A split-system heat-pump water heater
Locating the compressor outdoors and using CO2 as the refrigerant eliminates some of the biggest concerns builders have with typical hybrid water heaters have.
We’ve chosen an air-source heat pump for hot water. The Sanden water heater is a unique product. The compressor is mounted outside with the minisplit compressors and it shares many of the same features: slimline construction, inverter motor, and ability to operate to -20⁰F. The outdoor compressor is able to heat water to 175⁰F. The compressor on more-conventional heat-pump water heaters is located with the tank and typically means cool air is dumped in the house during the heating season. The Sanden’s split system means that there’s no energy penalty in the winter. There’s no electric resistance back up element (comparatively inefficient), so we installed the 115 gallon tank for a high first-hour rating. Also, the larger tank will allow for better tank stratification, which improves the performance of all heat-pump water heaters. For our house the Sanden only provides domestic hot water, but in other houses we’ve used the water heater to provide radiant heat as well.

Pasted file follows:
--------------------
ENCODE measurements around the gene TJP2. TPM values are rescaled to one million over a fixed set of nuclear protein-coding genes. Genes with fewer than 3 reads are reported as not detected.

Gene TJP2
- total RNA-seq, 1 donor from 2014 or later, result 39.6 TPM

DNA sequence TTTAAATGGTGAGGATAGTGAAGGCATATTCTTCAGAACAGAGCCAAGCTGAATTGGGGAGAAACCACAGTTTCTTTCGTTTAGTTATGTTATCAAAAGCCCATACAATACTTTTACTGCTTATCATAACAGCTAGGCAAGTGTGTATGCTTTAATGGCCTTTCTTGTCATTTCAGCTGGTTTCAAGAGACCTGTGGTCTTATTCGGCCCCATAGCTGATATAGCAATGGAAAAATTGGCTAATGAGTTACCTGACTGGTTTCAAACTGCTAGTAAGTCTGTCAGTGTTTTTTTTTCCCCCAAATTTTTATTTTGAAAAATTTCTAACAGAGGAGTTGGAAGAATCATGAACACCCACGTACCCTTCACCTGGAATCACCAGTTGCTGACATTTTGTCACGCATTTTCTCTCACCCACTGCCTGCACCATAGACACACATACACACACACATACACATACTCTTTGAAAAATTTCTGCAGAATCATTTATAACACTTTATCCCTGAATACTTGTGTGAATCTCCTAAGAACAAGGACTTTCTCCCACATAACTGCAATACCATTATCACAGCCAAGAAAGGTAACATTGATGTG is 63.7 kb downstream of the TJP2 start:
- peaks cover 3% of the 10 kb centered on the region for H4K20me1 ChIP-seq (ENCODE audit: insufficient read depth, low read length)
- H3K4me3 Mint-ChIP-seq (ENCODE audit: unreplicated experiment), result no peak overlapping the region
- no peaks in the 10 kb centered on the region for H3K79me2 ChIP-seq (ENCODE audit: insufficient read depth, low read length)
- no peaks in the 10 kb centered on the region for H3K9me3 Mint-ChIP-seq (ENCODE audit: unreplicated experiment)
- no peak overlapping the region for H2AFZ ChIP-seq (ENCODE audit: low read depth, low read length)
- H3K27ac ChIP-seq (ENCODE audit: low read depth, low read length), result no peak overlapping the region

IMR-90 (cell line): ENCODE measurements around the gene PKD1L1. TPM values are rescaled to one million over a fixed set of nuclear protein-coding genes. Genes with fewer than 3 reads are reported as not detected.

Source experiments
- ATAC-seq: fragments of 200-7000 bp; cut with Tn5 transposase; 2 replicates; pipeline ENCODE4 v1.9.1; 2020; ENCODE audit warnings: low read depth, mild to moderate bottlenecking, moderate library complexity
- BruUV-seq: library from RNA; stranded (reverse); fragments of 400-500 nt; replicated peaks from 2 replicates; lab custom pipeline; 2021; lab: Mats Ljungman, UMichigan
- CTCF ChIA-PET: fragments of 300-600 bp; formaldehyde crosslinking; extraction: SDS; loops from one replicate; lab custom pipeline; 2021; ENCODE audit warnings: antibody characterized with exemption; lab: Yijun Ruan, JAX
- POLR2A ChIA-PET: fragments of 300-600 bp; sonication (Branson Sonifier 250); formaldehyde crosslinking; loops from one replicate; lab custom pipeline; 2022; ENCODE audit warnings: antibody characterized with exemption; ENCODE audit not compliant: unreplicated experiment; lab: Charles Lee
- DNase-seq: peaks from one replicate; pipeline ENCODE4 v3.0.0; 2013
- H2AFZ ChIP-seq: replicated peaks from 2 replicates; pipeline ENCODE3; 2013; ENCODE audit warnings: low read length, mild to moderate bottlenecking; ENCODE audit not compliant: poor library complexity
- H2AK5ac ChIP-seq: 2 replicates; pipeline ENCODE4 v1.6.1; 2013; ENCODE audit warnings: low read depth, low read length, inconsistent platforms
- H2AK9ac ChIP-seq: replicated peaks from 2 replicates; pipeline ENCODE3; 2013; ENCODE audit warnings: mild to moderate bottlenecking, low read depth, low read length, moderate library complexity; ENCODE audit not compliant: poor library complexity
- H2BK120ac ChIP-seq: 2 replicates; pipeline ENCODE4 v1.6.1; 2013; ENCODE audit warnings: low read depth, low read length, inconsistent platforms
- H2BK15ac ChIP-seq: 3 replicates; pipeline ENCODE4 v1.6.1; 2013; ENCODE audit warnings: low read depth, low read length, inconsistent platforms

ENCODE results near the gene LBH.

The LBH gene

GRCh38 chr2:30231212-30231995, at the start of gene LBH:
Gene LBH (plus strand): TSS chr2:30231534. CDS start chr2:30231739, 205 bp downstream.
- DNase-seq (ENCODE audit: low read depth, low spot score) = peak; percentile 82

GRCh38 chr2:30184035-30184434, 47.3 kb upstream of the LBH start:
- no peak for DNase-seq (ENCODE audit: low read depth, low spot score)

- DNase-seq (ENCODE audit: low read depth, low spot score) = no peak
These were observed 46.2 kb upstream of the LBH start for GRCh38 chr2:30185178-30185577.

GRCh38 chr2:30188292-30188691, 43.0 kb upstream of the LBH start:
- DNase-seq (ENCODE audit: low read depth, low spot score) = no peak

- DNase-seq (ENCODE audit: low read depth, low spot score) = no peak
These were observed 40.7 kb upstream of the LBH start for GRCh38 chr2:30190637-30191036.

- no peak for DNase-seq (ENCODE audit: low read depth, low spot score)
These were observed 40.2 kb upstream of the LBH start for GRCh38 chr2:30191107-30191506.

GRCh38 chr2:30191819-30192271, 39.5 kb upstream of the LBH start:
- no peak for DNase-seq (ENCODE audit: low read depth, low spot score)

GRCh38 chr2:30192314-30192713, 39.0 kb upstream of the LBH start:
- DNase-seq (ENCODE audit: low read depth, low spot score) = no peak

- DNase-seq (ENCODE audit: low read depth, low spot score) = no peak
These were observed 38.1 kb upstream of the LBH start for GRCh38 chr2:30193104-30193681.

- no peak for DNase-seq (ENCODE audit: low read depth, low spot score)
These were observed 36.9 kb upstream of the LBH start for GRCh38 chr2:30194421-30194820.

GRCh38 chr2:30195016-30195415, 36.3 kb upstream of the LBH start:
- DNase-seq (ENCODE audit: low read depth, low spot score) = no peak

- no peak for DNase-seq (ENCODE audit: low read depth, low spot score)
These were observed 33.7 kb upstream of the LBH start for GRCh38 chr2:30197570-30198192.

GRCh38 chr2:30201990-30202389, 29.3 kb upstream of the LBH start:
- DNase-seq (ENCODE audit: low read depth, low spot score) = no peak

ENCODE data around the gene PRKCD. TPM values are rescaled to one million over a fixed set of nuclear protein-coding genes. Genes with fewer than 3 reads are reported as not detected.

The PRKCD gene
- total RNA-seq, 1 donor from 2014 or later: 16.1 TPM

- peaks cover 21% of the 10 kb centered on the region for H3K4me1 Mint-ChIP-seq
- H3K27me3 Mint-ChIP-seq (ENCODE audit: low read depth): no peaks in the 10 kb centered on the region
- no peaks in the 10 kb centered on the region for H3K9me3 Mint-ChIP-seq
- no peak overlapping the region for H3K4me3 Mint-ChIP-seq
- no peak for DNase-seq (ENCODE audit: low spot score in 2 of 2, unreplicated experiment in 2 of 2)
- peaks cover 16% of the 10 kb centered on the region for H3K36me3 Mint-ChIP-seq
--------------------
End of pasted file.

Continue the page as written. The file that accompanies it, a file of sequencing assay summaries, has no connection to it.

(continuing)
We think it’s important when we select products to consider their life cycle implications not just their operating performance. That’s why we really like the CO2 refrigerant Sanden uses. It has a global warming potential of 1—compared to commonly used R138a that has a global warming potential of 1,438.
More from the 2018 FHB House project:
- Locally-Sourced Shiplap Cedar Siding
- Why Do Most Passive House Projects Use European Windows?
- Installing Rockwool for Continuous Exterior Insulation